There are many ways to cook beef: Chinese fried beef, corned beef, and braised beef, each cooked using a unique practice, and each having their own distinct flavour. Cooking steak Western style is a completely different world, the results of high temperature frying exudes a charming aroma, maintaining the juicy texture, and retaining the unique sweetness of the beef itself.
Many people are hesitant about eating a rare steak thinking it is too raw or even unsafe to eat. Before we discuss this aspect, let’s talk about the different degrees of ‘done-ness’ and the corresponding internal temperatures, as well as the color and touch.
Rare: the internal temperature is 52-55 degrees Celsius; the meat is cherry red on the inside and feels very soft.
Medium Rare: the internal temperature is 55-60 degrees Celsius; the inside is still red, but looks a little warmer; a little more flexible to the touch.
Medium: the internal temperature is 60-65 degrees Celsius; the inside is pink; feels more flexible than medium rare.
Medium Well: the internal temperature is 65-69 degrees Celsius; most of the inside is gray-brown with only the central part a little pink; feels very flexible.
Well Done: The internal temperature exceeds 71 degrees Celsius; the inside is gray; firm to the touch.
There are two more alternatives, one of which is close to raw, Extra Rare, with an internal temperature of only 47-49 degrees Celsius; and the other has an internal temperature of more than 100 degrees Celsius, meaning burnt, and requiring a lot of courage to try. I don’t, of course, discuss these two options here.
HOW TO EAT BEEF SAFELY
The two food safety aspects to note regarding beef are bacterial contamination and parasite infestation. Bacterial contamination is generally E. coli and Salmonella, which reproduce on the surface of the steak and are killed instantly by high temperature frying.
Parasites, such as Toxoplasma gondii, live in the interior of the beef, well-concealed and difficult to eradicate. FoodSafety.gov, the official US website for food safety, gives two solutions. One is to freeze the beef at minus 18 degrees Celsius for nine days to kill parasites.
Of course, after the beef is frozen, the flavor may be reduced. The other way is cooking the beef to 63 degrees Celsius and maintain this temperature for 3 minutes, which also kills the parasites. So, according to this information, steak cooked to Medium is safe to eat.
How to Identify the Pros and Cons of Beef
Fresh beef has a normal fresh beef smell.
If the beef smells bit of ammonia or sour, or has a rancid smell, do not buy it.
Look for Color
The color of fresh beef should be bright red, shiny, and uniform in color. The fat should be white or milky yellow.
If the color is a darker red and the fat appears dull, or has any greenish tinge to it, it is not fresh and you should not buy it.
Look for Elasticity
You should be able to press down on fresh beef with your fingers down, and have it bounce back immediately.
Avoid beef that recovers slowly or not at all when pressed down.
Look for Viscosity
The surface of fresh beef should be moist, yet dry and when touched and will not leave residue on your fingers, or make them sticky.
Do not buy beef that has a sticky surface.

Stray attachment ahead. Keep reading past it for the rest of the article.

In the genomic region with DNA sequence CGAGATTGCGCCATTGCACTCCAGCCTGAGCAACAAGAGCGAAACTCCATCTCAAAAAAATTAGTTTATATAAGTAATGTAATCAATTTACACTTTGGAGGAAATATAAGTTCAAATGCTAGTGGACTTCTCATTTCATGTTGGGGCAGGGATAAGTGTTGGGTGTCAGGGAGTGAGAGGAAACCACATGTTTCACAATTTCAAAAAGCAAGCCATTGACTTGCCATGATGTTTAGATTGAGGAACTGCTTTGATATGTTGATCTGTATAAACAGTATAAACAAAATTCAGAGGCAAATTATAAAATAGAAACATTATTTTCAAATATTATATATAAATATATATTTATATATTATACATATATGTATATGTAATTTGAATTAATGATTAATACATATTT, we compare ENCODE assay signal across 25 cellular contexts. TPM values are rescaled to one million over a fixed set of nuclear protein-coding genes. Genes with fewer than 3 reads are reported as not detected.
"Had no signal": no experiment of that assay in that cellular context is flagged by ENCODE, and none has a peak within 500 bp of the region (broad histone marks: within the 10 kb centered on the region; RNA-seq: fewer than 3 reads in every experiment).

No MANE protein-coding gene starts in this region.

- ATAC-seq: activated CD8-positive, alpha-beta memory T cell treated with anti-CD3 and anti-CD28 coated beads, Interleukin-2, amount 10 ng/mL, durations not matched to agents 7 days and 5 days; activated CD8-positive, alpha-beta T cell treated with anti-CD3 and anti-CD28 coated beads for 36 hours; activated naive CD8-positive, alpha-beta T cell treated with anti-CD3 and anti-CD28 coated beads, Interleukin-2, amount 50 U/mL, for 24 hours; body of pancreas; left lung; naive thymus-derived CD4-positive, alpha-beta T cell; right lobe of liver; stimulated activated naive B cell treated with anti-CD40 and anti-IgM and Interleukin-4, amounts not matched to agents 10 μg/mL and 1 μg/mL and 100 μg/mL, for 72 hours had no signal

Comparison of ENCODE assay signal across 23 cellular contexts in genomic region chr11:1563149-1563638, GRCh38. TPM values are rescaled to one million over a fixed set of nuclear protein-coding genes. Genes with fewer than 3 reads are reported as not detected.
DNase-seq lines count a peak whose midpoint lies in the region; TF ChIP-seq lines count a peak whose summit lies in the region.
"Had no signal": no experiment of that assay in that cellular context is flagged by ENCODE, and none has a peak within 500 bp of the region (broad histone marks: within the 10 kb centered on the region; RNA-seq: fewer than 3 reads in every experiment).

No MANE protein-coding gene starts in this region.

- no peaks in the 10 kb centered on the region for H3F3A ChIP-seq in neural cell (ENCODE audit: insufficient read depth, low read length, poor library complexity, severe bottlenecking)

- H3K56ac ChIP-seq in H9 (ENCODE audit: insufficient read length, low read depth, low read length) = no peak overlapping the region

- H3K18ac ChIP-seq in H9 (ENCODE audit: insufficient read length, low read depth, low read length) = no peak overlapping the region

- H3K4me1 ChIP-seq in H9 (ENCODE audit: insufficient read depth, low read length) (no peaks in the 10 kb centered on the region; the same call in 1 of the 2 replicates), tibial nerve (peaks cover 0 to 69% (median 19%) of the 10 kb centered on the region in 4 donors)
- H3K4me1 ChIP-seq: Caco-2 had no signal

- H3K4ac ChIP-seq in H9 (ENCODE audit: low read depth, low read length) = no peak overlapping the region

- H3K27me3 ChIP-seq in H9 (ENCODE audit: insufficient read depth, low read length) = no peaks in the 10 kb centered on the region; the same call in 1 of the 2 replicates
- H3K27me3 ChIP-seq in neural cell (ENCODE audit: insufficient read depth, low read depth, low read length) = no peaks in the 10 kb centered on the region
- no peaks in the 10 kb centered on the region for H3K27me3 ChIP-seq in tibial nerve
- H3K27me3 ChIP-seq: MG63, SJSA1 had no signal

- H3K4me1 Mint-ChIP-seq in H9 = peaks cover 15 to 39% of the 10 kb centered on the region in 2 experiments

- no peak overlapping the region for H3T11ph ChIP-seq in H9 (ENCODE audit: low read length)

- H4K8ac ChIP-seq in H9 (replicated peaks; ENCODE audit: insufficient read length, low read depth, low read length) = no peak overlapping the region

Look at the Juices
When thawed, high-quality beef should exude a clear, transparent liquid with cellulite floating on the surface, which will produce a delicious flavor when cooked.
If the liquid produced after thawing is a little muddy, and has fat droplets floating on the surface, it will produce an inferior flavor.
If the liquid is cloudy, with yellow or white flakes floating on the surface, and has an unpleasant odor, do not use it.
Steak is usually fried and eaten as one piece and accompanied with a sauce and side dishes. However, today I’m going to introduce a different way of eating steak, cut into thin slices, and served with delicious sliced onion marinated in apple cider vinegar, vegetable salad, and cheese all wrapped in homemade tortillas.
So next time you have your buddies over for steak and drinks, diverge from the normal steak and give this a try. Who doesn’t like steak? Who doesn’t like tortillas? My Steak Tortillas are bound to be a hit!
Mexican Tortillas (makes 12 x 20 cm diameter tortillas):
List of ingredients:
- 420 g ordinary flour. Tortillas do not need the same quality of flour as bread or pizza. Originating in the northern part of Mexico, tortillas are particularly popular in the southwest United States. The wheat quality in this region is lower than wheat used for bread flour, which makes it cheaper, and perfect for tortillas.
- 1 teaspoon (3 g) baking powder. Baking powder is composed of baking soda and a biologically weak acid, is very safe, and we can rest assured that the use of baking powder will make the tortillas taste softer.
- 1 teaspoon (5 g) salt
- 70 ml grape seed oil. You could also use peanut oil, sunflower oil or other light flavored vegetable oil. If the weather is cold, it’s best not to use lard, butter or other animal fat, as it will make the tortillas drier.
- 250 ml warm water. ‘Warm’ is 35-40 degrees Celsius, and feels a little warm. To warm the water, place cold water in the microwave for 30-40 seconds.
For the Steak:
- 3 New York steaks, totaling 750 grams
- 1 teaspoon sea salt
- 1 teaspoon crushed black pepper
- 1 tablespoon (30 ml) olive oil
- 1 purple onion, about 170 g
- 90 ml apple cider vinegar
- 40 g sugar
- ½ – 1 teaspoon (3 g) salt
- 180 g lettuce
- 12 slices cheese
- 60 ml tomato ketchup
Thank-you to Tiana Matson for this post